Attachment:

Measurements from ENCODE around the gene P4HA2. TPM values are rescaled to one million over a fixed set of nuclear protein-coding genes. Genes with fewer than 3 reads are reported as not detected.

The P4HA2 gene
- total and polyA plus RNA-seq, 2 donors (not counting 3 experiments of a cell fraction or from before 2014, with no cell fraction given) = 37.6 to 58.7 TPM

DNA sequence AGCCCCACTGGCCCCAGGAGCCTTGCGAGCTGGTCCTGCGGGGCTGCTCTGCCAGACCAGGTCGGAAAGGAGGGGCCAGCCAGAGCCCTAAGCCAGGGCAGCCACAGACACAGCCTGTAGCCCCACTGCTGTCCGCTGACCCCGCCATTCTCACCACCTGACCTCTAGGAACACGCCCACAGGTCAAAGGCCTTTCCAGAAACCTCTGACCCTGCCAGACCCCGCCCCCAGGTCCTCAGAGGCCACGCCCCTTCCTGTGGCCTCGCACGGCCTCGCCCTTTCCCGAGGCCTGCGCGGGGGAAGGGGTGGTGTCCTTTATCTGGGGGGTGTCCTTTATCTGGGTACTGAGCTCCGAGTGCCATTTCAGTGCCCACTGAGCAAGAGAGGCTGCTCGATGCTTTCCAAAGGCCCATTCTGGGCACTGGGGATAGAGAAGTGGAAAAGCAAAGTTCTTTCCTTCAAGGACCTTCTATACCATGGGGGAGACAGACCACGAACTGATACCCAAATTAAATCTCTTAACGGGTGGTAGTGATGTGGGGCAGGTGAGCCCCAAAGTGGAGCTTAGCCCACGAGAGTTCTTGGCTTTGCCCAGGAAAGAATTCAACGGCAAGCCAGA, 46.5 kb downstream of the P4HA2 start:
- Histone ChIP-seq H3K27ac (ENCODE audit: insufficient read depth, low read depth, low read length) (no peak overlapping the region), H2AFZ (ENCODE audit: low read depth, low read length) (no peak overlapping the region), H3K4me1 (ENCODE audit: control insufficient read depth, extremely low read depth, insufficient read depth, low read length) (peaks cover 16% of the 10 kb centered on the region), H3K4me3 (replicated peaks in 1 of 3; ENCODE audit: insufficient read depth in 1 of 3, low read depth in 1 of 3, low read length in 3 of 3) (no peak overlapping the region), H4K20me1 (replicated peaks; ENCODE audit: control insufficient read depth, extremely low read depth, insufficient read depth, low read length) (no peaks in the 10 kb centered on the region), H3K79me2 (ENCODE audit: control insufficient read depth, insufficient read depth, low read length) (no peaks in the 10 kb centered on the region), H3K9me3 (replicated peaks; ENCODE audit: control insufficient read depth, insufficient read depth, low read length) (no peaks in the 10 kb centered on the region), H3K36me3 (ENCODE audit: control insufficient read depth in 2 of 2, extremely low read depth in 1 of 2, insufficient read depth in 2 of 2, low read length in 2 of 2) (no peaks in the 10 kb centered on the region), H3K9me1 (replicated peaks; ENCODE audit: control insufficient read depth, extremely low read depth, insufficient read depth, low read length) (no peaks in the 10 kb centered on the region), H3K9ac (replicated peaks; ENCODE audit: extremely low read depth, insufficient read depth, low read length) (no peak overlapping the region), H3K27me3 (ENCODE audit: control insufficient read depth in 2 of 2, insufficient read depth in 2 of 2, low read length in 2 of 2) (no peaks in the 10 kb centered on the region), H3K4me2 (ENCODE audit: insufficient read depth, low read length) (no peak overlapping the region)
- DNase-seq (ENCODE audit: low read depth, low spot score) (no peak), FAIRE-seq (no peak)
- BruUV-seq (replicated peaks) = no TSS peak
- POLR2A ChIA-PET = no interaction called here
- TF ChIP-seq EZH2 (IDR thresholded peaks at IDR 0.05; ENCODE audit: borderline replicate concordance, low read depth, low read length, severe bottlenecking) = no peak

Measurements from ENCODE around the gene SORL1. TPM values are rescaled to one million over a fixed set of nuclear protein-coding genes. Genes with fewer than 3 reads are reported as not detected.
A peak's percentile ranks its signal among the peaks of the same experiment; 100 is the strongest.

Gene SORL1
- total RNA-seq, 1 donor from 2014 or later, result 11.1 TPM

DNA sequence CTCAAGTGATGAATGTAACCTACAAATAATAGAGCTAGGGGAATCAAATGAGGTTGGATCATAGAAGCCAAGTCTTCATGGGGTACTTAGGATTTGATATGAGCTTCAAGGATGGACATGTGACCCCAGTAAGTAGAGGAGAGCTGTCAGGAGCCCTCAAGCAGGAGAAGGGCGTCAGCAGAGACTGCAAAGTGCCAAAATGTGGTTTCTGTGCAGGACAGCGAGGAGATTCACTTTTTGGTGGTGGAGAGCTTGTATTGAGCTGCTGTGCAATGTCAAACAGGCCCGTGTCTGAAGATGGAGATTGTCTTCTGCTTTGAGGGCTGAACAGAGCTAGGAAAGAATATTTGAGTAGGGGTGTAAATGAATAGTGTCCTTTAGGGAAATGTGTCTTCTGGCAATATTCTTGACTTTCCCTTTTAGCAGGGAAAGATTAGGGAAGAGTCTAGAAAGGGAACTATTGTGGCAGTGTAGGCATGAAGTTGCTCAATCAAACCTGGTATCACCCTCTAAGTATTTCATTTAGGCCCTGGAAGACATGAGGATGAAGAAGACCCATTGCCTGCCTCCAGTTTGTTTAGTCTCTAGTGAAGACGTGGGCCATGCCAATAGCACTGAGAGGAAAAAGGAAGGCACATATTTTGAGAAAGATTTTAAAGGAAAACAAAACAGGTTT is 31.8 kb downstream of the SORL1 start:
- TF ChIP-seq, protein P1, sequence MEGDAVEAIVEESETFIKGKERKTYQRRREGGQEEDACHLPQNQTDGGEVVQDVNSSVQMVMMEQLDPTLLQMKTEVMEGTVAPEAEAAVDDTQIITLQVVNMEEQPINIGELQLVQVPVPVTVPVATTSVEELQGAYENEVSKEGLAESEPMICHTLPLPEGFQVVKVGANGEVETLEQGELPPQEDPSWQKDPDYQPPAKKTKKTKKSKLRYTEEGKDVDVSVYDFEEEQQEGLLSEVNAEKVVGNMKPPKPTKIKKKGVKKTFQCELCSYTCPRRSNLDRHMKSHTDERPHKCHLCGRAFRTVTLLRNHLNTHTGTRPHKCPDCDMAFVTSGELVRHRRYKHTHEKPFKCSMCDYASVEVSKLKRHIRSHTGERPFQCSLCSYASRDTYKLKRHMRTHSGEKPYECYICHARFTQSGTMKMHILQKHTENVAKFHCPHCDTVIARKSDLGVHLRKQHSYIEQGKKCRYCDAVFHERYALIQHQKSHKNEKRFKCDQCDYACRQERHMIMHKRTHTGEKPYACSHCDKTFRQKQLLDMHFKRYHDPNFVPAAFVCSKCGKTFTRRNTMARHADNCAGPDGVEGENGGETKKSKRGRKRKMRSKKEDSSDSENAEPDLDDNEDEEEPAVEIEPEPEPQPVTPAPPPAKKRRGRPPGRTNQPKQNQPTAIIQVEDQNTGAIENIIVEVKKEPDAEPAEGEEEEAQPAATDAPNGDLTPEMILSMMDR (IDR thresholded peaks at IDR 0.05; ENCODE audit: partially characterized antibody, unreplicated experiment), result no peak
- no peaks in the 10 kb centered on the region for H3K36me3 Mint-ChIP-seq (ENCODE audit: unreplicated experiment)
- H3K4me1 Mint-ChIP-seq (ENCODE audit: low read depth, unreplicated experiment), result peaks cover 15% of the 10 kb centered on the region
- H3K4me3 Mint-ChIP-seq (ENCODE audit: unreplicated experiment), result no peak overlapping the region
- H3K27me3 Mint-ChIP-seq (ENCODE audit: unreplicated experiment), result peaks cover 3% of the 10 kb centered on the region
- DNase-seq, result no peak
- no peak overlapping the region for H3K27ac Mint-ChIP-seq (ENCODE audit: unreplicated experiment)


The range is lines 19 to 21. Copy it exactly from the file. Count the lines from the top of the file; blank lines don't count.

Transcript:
- H3K27me3 Mint-ChIP-seq (ENCODE audit: unreplicated experiment), result peaks cover 3% of the 10 kb centered on the region
- DNase-seq, result no peak
- no peak overlapping the region for H3K27ac Mint-ChIP-seq (ENCODE audit: unreplicated experiment)